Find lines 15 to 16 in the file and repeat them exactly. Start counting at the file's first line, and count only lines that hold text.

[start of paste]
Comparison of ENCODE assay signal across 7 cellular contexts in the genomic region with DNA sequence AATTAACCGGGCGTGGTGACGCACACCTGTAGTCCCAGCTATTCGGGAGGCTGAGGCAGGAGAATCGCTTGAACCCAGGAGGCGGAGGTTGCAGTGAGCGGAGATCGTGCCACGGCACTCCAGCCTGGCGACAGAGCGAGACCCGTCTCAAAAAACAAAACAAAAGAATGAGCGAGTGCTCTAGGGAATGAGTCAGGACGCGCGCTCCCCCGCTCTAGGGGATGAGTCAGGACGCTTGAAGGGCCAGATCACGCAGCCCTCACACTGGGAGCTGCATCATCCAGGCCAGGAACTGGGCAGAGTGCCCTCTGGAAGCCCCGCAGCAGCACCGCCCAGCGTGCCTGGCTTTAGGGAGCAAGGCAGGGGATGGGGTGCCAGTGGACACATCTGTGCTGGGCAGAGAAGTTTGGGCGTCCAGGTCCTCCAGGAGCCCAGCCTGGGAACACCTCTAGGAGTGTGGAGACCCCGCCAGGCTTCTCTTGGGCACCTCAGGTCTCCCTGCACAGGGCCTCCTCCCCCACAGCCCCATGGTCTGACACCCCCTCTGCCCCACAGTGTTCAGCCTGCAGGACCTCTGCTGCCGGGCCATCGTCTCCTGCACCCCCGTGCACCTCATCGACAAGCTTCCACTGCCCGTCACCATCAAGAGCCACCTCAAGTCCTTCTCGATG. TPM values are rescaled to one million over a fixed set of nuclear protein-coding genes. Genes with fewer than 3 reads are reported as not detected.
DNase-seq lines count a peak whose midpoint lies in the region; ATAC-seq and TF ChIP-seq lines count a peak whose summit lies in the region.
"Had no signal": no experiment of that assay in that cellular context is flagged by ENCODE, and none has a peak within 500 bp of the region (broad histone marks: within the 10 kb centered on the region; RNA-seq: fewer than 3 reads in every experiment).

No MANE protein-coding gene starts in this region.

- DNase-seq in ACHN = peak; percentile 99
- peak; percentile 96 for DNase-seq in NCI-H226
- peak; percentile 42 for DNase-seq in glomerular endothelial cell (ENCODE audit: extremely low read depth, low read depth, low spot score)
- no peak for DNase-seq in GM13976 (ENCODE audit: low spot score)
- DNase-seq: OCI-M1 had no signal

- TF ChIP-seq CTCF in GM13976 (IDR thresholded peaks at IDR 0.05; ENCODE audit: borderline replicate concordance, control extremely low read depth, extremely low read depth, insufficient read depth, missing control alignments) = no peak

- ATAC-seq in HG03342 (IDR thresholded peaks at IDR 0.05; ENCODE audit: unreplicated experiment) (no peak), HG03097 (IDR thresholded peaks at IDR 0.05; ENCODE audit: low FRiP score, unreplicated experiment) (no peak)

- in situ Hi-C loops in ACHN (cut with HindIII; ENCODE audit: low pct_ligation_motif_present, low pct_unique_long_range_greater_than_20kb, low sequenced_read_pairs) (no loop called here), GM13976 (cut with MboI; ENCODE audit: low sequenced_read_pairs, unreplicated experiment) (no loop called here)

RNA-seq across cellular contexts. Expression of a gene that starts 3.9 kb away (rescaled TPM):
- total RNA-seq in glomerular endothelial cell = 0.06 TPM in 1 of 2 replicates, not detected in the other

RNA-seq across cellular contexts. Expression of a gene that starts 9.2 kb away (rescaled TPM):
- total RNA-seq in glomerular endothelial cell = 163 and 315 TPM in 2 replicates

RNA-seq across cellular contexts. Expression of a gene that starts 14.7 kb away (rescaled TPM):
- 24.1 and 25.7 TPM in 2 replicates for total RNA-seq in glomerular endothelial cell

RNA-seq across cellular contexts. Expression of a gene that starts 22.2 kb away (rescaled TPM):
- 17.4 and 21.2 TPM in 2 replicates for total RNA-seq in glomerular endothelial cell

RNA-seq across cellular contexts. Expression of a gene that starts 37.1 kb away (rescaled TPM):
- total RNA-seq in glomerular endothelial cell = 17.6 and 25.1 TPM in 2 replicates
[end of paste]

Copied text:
RNA-seq across cellular contexts. Expression of a gene that starts 9.2 kb away (rescaled TPM):
- total RNA-seq in glomerular endothelial cell = 163 and 315 TPM in 2 replicates